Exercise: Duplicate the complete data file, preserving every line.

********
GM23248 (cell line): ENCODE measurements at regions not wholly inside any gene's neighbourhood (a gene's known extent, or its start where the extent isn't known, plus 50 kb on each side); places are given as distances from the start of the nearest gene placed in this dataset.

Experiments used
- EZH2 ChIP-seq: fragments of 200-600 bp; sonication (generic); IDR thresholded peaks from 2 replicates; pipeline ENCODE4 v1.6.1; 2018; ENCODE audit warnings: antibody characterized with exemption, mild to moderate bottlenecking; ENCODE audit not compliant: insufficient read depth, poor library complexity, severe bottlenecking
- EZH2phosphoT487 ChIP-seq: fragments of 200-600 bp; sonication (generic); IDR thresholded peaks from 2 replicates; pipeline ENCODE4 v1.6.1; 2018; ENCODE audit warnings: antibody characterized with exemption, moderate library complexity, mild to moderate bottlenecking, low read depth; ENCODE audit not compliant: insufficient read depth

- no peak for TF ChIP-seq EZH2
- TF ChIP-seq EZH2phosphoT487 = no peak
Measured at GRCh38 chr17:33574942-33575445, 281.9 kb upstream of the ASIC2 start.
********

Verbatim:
GM23248 (cell line): ENCODE measurements at regions not wholly inside any gene's neighbourhood (a gene's known extent, or its start where the extent isn't known, plus 50 kb on each side); places are given as distances from the start of the nearest gene placed in this dataset.

Experiments used
- EZH2 ChIP-seq: fragments of 200-600 bp; sonication (generic); IDR thresholded peaks from 2 replicates; pipeline ENCODE4 v1.6.1; 2018; ENCODE audit warnings: antibody characterized with exemption, mild to moderate bottlenecking; ENCODE audit not compliant: insufficient read depth, poor library complexity, severe bottlenecking
- EZH2phosphoT487 ChIP-seq: fragments of 200-600 bp; sonication (generic); IDR thresholded peaks from 2 replicates; pipeline ENCODE4 v1.6.1; 2018; ENCODE audit warnings: antibody characterized with exemption, moderate library complexity, mild to moderate bottlenecking, low read depth; ENCODE audit not compliant: insufficient read depth

- no peak for TF ChIP-seq EZH2
- TF ChIP-seq EZH2phosphoT487 = no peak
Measured at GRCh38 chr17:33574942-33575445, 281.9 kb upstream of the ASIC2 start.